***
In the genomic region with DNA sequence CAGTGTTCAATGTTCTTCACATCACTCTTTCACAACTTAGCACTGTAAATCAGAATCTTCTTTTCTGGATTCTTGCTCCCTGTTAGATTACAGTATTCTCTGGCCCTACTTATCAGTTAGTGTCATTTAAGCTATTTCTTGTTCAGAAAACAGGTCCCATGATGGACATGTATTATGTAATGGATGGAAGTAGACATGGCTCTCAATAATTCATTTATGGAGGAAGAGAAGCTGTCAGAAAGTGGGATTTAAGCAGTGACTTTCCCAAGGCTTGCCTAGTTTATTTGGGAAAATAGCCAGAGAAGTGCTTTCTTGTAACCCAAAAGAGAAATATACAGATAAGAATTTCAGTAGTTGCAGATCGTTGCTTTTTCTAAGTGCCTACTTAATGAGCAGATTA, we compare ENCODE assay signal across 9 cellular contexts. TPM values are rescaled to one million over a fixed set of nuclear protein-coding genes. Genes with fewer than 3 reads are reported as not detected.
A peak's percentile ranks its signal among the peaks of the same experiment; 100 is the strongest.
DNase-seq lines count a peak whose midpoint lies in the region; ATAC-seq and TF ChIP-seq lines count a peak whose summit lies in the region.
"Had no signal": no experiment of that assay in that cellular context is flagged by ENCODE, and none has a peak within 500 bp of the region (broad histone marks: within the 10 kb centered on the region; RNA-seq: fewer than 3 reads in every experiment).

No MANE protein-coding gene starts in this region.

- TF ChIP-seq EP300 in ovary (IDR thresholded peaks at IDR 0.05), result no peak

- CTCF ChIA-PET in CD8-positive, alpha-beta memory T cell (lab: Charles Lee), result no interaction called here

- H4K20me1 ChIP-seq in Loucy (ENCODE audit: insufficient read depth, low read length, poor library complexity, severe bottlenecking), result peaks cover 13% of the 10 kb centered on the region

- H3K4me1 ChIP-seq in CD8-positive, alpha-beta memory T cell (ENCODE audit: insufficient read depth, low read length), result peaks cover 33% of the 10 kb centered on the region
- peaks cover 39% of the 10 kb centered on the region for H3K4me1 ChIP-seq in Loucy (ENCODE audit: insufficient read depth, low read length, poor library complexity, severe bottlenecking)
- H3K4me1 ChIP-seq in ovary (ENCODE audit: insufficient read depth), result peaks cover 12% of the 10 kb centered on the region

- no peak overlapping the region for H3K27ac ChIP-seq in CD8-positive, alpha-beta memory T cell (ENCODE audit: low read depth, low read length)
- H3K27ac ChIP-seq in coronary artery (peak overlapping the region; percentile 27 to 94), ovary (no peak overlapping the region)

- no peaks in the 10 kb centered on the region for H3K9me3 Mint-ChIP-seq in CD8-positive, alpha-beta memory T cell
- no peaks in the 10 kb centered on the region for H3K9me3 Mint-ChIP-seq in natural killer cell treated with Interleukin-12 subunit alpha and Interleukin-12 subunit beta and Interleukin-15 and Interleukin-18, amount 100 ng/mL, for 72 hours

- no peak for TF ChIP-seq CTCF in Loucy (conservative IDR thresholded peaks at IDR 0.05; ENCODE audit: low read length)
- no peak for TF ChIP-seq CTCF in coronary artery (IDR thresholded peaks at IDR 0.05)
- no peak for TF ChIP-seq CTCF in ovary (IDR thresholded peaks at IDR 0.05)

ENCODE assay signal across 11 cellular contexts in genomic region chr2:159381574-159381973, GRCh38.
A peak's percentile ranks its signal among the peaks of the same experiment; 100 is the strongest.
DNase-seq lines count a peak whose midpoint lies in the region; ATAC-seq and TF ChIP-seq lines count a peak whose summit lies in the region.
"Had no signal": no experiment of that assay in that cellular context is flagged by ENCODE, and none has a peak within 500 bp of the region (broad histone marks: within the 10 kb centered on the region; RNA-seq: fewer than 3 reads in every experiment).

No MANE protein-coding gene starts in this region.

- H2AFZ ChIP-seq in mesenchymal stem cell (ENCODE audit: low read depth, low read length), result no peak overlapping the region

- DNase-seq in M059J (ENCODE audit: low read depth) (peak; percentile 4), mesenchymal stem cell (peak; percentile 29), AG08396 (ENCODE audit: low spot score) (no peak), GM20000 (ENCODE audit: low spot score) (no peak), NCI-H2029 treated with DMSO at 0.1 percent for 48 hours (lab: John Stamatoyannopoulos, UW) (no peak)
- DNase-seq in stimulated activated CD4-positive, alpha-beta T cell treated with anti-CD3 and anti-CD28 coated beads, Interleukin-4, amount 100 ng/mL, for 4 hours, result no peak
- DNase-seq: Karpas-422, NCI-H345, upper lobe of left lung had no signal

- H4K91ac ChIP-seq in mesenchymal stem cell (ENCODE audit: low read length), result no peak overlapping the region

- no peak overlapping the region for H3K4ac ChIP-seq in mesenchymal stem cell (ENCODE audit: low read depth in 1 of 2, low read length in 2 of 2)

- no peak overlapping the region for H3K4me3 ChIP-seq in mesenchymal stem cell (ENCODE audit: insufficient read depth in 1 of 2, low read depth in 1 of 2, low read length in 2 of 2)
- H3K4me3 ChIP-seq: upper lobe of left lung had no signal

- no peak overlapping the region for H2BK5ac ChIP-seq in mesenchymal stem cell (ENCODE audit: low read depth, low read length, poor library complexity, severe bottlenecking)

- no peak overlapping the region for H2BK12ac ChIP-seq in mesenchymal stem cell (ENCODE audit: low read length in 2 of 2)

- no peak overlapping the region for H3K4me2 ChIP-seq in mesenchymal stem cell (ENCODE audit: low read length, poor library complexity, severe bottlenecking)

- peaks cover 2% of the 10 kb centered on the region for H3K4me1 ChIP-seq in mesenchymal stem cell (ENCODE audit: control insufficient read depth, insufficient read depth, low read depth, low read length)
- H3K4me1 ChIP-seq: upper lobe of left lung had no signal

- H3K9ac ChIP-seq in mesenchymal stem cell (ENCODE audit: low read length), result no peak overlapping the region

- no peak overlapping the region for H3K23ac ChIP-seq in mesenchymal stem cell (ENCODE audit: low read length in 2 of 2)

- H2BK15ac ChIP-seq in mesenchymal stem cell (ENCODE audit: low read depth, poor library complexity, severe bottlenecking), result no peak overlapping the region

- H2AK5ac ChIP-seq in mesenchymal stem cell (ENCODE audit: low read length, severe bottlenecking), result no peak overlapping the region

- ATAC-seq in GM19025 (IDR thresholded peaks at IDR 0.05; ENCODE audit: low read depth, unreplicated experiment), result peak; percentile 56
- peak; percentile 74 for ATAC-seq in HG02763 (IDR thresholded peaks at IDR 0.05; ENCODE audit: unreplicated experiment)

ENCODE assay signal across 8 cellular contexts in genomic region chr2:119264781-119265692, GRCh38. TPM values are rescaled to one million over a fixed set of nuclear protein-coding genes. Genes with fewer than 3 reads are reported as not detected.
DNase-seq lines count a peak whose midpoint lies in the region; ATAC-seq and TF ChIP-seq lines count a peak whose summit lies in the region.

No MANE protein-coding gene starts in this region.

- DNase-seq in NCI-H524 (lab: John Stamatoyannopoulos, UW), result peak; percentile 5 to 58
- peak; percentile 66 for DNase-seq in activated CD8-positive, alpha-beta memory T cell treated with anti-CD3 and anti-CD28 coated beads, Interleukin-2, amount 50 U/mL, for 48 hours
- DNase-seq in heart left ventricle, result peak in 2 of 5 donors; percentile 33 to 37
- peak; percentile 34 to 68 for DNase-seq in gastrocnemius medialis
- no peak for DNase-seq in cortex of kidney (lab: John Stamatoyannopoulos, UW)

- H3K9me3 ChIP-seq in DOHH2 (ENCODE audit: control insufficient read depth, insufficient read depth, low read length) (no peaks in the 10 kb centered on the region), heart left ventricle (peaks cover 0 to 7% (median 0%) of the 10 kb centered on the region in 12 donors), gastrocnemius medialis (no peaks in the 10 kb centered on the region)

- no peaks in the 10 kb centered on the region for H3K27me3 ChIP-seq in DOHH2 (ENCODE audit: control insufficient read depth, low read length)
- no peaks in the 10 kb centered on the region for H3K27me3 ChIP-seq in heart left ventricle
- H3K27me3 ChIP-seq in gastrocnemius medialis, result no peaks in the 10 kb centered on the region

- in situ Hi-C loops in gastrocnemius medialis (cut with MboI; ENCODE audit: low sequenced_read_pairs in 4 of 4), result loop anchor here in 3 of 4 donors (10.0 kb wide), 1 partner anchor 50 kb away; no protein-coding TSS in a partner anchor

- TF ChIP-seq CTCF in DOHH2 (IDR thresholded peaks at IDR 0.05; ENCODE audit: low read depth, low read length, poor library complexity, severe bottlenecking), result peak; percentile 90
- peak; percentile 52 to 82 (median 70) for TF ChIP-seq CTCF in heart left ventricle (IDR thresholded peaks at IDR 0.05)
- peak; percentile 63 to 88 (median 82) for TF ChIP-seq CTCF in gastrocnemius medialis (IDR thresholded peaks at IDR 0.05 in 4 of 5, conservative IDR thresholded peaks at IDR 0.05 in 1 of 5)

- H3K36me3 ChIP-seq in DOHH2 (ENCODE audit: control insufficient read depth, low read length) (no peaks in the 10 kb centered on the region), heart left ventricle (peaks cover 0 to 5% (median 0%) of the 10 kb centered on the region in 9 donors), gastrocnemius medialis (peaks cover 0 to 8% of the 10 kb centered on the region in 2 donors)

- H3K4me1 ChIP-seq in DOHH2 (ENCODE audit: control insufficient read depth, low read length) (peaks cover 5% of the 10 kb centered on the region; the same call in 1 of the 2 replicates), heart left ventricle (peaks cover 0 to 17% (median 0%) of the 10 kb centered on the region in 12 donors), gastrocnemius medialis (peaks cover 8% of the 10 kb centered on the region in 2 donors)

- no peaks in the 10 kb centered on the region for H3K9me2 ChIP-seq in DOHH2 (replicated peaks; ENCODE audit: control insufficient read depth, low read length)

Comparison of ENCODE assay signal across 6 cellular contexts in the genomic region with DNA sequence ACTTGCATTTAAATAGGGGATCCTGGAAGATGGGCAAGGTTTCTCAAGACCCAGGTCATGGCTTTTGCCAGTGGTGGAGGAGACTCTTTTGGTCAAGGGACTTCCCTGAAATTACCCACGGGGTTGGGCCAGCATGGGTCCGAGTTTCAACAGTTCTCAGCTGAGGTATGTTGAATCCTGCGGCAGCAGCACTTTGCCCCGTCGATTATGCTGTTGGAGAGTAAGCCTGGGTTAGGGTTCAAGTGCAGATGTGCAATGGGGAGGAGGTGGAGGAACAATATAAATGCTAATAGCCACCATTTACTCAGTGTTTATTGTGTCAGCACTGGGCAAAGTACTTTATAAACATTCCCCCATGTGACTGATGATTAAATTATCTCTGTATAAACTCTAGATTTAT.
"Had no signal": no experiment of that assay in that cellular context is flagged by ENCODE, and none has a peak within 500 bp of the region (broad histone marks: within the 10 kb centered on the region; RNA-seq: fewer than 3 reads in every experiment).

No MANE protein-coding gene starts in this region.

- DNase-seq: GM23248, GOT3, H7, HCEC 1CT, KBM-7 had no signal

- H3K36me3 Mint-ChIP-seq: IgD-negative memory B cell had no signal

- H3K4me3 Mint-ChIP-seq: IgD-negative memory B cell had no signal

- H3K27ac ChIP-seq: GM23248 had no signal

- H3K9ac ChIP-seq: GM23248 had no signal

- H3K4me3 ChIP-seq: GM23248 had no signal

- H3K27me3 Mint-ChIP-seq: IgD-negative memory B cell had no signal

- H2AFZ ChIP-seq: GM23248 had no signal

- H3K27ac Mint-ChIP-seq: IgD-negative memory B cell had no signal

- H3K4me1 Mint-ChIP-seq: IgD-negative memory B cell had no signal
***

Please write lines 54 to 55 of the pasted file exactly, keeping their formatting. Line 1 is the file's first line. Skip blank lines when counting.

- H3K27me3 ChIP-seq in gastrocnemius medialis, result no peaks in the 10 kb centered on the region

- in situ Hi-C loops in gastrocnemius medialis (cut with MboI; ENCODE audit: low sequenced_read_pairs in 4 of 4), result loop anchor here in 3 of 4 donors (10.0 kb wide), 1 partner anchor 50 kb away; no protein-coding TSS in a partner anchor